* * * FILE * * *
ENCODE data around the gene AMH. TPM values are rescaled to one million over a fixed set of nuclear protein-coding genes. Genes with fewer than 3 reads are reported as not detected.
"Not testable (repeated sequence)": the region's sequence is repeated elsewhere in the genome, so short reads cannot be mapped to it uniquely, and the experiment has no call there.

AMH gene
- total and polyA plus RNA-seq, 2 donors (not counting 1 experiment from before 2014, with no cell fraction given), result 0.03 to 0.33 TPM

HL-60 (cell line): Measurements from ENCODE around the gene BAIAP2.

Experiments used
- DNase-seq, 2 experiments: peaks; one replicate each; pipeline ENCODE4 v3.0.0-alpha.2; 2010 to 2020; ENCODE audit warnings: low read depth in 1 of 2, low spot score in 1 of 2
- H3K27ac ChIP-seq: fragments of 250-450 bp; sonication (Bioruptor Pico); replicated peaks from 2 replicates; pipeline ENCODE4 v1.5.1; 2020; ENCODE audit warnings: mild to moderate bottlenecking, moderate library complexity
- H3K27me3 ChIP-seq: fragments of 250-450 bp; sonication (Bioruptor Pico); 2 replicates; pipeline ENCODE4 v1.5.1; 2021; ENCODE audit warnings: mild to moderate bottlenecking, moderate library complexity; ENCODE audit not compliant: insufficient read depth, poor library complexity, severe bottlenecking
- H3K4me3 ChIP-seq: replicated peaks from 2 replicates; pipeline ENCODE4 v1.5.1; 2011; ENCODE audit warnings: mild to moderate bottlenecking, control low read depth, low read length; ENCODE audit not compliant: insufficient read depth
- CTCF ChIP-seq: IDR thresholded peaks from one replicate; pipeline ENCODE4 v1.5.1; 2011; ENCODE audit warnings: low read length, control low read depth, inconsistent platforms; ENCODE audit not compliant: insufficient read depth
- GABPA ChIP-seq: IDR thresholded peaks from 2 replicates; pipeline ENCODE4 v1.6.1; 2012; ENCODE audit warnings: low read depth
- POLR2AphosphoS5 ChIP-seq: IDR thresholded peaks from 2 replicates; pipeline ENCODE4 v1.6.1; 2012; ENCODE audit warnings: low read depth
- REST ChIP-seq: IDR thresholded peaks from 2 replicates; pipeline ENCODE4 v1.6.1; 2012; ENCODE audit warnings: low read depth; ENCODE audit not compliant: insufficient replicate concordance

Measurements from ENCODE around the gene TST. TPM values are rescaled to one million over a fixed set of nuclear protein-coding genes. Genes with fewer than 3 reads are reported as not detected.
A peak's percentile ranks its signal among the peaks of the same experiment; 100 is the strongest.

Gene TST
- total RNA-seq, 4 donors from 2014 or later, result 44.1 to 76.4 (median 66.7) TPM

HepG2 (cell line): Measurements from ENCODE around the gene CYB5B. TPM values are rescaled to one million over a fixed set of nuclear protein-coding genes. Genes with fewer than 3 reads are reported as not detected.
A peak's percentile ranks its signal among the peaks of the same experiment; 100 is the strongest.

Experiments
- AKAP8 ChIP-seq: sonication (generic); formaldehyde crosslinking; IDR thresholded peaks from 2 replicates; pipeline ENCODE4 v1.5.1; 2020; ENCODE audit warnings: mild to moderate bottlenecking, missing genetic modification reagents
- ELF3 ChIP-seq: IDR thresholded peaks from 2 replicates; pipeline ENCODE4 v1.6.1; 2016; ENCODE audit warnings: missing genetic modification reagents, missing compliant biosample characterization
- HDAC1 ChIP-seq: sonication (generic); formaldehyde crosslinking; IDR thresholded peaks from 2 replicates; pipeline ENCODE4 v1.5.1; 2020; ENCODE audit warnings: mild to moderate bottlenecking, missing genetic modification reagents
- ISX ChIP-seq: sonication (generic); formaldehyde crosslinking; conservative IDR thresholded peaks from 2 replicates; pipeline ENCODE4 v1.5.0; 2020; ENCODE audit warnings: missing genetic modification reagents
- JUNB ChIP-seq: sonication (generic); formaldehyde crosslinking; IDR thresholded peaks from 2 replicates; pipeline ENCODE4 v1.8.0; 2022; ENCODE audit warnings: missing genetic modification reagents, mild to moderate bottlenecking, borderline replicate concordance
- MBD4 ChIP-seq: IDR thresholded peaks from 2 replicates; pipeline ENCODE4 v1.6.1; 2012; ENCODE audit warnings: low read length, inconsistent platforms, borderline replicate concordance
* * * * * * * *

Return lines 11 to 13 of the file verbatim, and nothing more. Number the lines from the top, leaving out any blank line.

- CTCF ChIP-seq: IDR thresholded peaks from one replicate; pipeline ENCODE4 v1.5.1; 2011; ENCODE audit warnings: low read length, control low read depth, inconsistent platforms; ENCODE audit not compliant: insufficient read depth
- GABPA ChIP-seq: IDR thresholded peaks from 2 replicates; pipeline ENCODE4 v1.6.1; 2012; ENCODE audit warnings: low read depth
- POLR2AphosphoS5 ChIP-seq: IDR thresholded peaks from 2 replicates; pipeline ENCODE4 v1.6.1; 2012; ENCODE audit warnings: low read depth